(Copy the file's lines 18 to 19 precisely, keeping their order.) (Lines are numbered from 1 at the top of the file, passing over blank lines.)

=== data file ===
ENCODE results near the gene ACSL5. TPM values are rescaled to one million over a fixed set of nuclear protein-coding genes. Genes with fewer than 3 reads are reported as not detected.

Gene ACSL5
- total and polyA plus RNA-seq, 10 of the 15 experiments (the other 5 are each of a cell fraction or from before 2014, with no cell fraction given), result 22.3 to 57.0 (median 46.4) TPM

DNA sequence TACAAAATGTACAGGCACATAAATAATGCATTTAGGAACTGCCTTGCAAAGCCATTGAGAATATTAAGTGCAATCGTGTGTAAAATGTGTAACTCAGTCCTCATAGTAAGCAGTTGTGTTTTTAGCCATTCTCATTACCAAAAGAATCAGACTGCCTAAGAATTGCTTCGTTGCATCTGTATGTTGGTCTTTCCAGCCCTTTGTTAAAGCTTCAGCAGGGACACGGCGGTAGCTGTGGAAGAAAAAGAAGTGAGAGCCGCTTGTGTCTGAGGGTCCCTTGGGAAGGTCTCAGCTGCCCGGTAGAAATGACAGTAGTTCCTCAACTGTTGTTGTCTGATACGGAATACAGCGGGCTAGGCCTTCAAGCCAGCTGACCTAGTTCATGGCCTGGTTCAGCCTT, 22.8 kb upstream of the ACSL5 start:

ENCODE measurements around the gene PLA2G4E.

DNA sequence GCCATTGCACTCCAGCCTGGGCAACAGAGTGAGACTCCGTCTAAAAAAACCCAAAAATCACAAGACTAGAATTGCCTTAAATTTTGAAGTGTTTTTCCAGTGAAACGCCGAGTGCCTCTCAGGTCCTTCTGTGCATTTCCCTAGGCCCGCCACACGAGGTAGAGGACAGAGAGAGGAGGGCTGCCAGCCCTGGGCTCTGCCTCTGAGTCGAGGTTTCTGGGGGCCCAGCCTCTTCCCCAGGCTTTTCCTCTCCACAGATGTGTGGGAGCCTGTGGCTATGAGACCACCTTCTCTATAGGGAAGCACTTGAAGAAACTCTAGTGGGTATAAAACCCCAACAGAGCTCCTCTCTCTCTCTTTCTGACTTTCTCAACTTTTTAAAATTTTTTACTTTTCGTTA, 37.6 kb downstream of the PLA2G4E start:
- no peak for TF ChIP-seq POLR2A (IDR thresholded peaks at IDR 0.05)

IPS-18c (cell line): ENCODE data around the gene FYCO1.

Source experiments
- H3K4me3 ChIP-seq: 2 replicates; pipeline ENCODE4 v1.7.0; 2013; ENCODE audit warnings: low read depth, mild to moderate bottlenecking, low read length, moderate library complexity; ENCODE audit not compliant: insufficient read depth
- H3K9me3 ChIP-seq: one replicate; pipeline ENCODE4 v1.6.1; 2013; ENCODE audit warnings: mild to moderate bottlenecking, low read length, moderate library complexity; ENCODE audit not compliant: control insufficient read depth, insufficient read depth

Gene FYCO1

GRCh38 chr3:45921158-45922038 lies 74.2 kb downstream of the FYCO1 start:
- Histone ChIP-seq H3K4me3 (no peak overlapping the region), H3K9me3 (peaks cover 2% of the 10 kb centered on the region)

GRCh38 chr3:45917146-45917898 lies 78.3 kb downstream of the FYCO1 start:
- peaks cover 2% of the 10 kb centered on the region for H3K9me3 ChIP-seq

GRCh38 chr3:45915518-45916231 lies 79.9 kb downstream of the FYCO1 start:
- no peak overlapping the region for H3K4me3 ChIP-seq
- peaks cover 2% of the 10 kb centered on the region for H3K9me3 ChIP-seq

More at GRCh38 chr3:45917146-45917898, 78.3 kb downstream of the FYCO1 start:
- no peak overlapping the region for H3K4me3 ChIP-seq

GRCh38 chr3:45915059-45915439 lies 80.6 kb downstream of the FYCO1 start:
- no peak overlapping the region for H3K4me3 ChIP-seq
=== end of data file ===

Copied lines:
- no peak overlapping the region for H3K4me3 ChIP-seq
- peaks cover 2% of the 10 kb centered on the region for H3K9me3 ChIP-seq